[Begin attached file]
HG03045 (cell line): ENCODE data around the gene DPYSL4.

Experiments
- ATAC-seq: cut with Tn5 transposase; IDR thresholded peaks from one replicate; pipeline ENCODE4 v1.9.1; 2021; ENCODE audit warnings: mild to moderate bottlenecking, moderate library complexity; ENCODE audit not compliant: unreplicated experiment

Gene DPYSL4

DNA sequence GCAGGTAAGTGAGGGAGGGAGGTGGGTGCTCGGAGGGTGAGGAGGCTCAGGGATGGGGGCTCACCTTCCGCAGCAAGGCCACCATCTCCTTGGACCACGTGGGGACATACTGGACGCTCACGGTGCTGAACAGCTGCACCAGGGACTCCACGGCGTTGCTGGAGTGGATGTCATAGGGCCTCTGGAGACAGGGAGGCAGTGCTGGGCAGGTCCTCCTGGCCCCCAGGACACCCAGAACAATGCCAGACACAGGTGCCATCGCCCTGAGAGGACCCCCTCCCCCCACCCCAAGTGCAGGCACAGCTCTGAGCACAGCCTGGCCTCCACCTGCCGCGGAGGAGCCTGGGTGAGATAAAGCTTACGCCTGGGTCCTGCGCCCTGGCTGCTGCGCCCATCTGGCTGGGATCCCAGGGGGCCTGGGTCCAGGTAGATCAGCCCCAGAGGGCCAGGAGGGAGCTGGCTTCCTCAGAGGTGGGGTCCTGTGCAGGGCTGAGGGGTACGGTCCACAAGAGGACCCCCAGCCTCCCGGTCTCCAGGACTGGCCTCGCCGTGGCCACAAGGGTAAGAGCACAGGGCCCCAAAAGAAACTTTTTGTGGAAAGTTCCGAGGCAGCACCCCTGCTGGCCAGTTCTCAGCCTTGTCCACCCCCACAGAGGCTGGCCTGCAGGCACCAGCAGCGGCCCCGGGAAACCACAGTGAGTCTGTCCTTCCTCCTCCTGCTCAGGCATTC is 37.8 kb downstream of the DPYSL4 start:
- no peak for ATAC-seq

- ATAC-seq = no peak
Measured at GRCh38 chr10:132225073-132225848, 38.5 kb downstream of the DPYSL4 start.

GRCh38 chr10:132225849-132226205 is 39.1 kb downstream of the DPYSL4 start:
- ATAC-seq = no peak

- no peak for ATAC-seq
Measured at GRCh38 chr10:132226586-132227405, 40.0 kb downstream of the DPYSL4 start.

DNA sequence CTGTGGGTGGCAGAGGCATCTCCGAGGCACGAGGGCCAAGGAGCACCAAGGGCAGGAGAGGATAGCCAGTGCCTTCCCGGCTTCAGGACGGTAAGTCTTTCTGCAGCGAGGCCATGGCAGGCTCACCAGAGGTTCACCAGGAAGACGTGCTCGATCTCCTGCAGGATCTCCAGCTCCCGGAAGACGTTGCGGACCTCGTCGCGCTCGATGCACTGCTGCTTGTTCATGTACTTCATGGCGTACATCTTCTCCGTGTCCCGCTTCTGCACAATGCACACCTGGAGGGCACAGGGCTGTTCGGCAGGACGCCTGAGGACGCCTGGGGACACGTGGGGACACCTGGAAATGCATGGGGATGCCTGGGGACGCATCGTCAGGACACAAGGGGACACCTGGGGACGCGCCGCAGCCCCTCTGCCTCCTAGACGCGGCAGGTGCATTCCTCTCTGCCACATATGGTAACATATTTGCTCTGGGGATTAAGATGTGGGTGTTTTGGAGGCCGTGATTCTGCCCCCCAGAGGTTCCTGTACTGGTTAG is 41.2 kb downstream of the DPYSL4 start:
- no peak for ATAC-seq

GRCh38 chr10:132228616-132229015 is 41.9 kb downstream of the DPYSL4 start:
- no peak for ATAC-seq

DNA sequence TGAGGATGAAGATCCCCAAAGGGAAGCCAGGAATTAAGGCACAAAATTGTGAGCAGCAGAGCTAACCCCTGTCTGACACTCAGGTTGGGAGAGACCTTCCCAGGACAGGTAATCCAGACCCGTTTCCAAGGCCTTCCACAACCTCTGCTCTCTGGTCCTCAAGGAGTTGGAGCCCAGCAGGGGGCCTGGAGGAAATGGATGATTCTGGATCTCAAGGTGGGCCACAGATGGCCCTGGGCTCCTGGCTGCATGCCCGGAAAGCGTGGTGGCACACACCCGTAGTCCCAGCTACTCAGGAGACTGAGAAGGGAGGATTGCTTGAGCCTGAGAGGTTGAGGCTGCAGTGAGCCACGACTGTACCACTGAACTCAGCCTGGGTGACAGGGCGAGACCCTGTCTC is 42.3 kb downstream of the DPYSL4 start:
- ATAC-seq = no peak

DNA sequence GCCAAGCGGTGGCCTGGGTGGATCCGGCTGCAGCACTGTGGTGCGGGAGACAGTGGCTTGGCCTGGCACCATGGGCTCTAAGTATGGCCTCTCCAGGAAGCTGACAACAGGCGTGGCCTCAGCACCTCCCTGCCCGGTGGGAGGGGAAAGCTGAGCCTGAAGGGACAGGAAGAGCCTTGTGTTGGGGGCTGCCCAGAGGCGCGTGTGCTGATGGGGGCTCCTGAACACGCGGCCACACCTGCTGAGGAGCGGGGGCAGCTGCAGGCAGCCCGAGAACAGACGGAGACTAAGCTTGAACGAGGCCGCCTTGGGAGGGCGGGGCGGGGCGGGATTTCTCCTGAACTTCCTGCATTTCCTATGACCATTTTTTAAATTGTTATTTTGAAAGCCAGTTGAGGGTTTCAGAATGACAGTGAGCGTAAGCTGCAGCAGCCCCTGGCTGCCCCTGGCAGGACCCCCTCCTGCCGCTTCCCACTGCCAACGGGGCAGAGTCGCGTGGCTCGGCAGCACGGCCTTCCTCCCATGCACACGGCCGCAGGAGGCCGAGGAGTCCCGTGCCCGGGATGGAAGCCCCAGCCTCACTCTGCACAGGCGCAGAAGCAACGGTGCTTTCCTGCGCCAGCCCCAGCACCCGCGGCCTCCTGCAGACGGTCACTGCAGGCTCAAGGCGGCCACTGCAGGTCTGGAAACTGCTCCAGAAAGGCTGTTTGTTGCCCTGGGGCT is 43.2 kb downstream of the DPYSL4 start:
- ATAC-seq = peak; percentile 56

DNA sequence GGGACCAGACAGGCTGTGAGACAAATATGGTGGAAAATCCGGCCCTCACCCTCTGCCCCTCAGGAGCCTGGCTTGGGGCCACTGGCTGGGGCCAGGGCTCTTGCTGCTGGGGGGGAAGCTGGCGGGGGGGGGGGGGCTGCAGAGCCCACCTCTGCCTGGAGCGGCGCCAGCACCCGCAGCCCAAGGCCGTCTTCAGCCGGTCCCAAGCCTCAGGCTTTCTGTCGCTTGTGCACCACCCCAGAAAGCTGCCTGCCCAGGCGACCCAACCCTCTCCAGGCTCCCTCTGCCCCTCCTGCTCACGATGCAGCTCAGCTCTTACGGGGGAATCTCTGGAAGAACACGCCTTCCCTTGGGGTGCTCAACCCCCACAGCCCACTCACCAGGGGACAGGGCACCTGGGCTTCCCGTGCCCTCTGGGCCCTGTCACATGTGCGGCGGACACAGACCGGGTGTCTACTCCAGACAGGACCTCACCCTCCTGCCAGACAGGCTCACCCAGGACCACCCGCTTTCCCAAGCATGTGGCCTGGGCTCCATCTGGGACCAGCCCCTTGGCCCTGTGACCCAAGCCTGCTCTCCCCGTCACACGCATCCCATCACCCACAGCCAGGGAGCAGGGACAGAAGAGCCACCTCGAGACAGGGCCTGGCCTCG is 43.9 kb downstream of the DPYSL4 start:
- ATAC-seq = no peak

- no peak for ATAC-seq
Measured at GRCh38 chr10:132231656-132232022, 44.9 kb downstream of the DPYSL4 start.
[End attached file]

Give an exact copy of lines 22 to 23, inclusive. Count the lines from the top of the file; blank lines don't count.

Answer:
- ATAC-seq = no peak

- no peak for ATAC-seq